I  don't normally fixate on poems that don't work, but in this case I've been so frustrated by my inability to get  this the way I hear it in my head that I've been going back and back and back  to it. I change the poem every time I revisit it,  but it still never becomes what I want it to become.

I suppose every one should be allowed at least one  obsession, mine,at least, being relatively harmless.

until next  year

   the storm,
promised since yesterday,
is a violent one, red and yellow
on the radar, sits just west of the city
like the old one-eyed cat
we once had who spent nights
lurking atop the refrigerator,
ready to pounce
on anything
that moved below

   reminding me
of a piece I  wrote forty-five years ago,
sitting on a dark and rock-still street
outside the laundromat where my clothes
spun still damp in a twenty-five cent

   like now-
a storm  approaching,
trying to express the anticipation,
the wonder and the fear, a  wonder of nature in extremis,
writing with a kind frantic rush
that each year for forty-five years
I have tried to restrain and master,
tried to find within the failed poem the shivering,
I felt that night...

   and again I try

        the storm the storm
        it snarls  in the distance
        raging  rampaging
        closer  roaring
        electric filigree spurting
        across the heaving belly sky...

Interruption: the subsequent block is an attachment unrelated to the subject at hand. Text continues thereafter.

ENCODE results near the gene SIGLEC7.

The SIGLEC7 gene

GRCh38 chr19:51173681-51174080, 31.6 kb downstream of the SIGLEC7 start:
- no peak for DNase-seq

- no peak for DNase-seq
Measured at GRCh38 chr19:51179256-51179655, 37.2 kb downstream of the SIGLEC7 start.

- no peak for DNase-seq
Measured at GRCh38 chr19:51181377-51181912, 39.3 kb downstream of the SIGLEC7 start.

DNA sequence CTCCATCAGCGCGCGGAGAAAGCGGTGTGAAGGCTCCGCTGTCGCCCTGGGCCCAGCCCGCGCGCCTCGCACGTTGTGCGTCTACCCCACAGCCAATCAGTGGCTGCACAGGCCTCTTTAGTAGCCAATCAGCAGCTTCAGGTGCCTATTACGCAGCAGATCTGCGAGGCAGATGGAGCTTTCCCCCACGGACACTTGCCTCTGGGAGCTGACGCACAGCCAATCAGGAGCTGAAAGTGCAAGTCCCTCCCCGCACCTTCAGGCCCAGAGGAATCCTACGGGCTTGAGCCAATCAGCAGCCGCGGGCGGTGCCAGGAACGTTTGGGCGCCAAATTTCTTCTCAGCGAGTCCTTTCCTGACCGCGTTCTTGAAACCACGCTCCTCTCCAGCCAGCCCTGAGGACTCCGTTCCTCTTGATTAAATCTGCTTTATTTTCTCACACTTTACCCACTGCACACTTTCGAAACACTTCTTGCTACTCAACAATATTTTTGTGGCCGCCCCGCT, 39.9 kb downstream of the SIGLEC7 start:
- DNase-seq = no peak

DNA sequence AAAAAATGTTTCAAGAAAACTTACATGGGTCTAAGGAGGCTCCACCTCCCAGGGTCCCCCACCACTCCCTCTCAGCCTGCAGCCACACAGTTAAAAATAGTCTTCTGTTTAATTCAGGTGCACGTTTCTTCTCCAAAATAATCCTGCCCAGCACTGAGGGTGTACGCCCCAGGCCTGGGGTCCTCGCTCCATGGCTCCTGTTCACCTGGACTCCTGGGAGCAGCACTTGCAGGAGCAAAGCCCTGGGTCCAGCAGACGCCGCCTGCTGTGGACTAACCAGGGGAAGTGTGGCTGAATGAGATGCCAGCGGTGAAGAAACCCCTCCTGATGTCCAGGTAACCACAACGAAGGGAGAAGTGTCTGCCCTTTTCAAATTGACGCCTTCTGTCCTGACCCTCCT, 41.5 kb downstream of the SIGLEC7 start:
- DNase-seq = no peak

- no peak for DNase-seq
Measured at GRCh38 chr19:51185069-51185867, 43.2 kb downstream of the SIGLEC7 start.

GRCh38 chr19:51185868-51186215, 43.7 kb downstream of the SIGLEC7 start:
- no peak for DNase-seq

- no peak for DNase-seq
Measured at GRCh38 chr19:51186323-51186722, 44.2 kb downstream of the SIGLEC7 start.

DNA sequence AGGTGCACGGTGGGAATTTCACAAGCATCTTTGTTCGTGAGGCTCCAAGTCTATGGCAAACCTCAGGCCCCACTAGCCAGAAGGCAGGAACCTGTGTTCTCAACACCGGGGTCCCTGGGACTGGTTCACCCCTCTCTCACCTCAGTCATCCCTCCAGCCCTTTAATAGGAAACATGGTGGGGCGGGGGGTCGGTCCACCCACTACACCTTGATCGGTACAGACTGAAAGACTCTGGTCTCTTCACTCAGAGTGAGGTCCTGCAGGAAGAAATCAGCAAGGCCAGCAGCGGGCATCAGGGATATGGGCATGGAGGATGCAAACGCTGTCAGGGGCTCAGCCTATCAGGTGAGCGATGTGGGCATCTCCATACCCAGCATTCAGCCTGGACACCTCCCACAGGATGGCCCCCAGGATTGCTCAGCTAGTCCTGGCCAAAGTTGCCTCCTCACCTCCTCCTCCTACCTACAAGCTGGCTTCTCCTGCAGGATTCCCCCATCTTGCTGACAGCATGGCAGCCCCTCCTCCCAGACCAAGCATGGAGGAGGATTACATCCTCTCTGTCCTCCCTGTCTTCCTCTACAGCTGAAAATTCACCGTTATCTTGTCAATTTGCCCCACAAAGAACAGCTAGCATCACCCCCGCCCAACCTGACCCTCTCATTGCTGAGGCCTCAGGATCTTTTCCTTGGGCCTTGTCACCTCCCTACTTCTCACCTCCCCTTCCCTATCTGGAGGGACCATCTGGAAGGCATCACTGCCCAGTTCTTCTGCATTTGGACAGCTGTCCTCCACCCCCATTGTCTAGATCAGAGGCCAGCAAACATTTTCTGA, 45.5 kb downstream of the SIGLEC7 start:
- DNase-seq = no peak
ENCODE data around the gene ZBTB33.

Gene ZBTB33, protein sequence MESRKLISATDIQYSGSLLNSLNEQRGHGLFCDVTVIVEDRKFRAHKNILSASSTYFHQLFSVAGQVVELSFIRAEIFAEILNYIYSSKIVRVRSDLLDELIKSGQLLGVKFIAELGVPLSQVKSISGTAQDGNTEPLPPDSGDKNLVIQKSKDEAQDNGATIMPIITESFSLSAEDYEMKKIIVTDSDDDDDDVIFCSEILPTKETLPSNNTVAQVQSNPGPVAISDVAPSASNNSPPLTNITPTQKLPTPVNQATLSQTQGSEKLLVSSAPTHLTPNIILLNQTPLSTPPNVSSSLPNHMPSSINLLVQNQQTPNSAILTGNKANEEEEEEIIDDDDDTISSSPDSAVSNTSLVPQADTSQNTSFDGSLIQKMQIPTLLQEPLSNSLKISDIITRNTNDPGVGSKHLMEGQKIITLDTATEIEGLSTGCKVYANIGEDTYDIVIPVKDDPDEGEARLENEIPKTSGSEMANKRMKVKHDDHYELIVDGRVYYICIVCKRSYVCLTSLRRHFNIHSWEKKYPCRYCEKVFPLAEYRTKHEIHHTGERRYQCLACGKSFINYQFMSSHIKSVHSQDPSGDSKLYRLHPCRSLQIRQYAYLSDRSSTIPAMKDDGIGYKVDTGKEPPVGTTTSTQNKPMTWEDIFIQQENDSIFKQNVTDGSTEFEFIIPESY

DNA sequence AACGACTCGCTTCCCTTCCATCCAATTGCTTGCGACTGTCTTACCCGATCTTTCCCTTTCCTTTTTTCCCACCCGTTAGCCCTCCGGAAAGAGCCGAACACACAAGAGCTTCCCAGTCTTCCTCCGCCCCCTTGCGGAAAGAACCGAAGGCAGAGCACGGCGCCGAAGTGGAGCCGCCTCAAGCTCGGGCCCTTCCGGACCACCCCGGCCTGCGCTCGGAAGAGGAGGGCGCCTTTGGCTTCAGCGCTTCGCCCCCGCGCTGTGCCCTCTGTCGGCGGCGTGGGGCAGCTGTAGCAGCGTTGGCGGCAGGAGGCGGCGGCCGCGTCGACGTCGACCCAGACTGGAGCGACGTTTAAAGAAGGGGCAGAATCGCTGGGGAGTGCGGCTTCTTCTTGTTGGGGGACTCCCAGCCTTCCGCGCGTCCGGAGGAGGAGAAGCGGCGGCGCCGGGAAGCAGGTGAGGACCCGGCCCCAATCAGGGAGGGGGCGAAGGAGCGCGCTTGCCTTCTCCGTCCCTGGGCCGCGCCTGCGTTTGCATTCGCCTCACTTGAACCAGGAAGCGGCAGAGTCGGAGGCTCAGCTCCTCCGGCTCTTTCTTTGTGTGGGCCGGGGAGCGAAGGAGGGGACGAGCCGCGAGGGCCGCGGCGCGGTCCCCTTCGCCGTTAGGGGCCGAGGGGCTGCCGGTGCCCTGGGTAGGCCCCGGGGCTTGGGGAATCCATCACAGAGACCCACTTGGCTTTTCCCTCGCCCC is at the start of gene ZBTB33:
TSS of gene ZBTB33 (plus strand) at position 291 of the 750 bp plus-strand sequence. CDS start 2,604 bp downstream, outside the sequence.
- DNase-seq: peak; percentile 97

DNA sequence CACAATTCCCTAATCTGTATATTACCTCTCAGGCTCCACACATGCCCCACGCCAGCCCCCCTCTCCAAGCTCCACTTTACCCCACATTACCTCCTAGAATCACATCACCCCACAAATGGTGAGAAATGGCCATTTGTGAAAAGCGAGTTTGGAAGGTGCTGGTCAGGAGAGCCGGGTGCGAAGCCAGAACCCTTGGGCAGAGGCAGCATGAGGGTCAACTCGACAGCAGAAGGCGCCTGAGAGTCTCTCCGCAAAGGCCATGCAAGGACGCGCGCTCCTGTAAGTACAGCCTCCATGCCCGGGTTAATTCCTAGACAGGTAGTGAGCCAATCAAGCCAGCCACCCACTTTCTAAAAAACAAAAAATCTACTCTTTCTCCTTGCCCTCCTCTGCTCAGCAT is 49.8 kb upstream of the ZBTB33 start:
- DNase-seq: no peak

the street
        the street quiet lying
        like a neon  whore-child
        spread-legged on a
        two dollar bed

        the storm it snarls
        it snarls
        in the distance
        closer whoring
        raindrops dripping
        like whiskey
        on a cowboy's beard

        the street quiet lying


        where are you
        hero mine
        she cries



   and so,
version number 45

until next  year

Next from the anthology, two poems by Ku Yen-Wu. Born in 1613, Ku was an accomplished poet and a leading intellectual, scholar and originator of the major Ch'ing branch of Confucianism, "the "School of Han Learning." He died in 1682.

Both of his poems were translated by J. P. Seaton.

Eight Feet

Eight feet tall, the lonely sail on one leaflet skiff,
together with wind and water, has  carried me to this autumn.
We've been to White Emperor city to search for our late ruler,
Thence east of the river to ask about Chung-mou.
In the sea the fish and dragons should know our anguish;
Among the hills the trees and plants pour forth their grief.
I trust you will speak no more of "rise and fall";
The boatman of another year is white-haired now.

Mocking Myself

I mock myself: another year and I'm still unable to return;
A goblet of wine, a book of poems - to whom could I turn?
I call the boy down to saddle up the horse;
I must find an old woman before winter comes to mend my gown.
No "Yellow Ear" has come with letters from home;
White-haired, I've come to ponder the mountain ferns  of old.
Without cause I've become a goose that follows the sun;
Riding the west wind, I fly to Reed Marsh.

This is a real old poem, written in 1971, right before I quit writing.  It  was published in Alchemy in 1999 nearly 30 years later when I returned to poetry.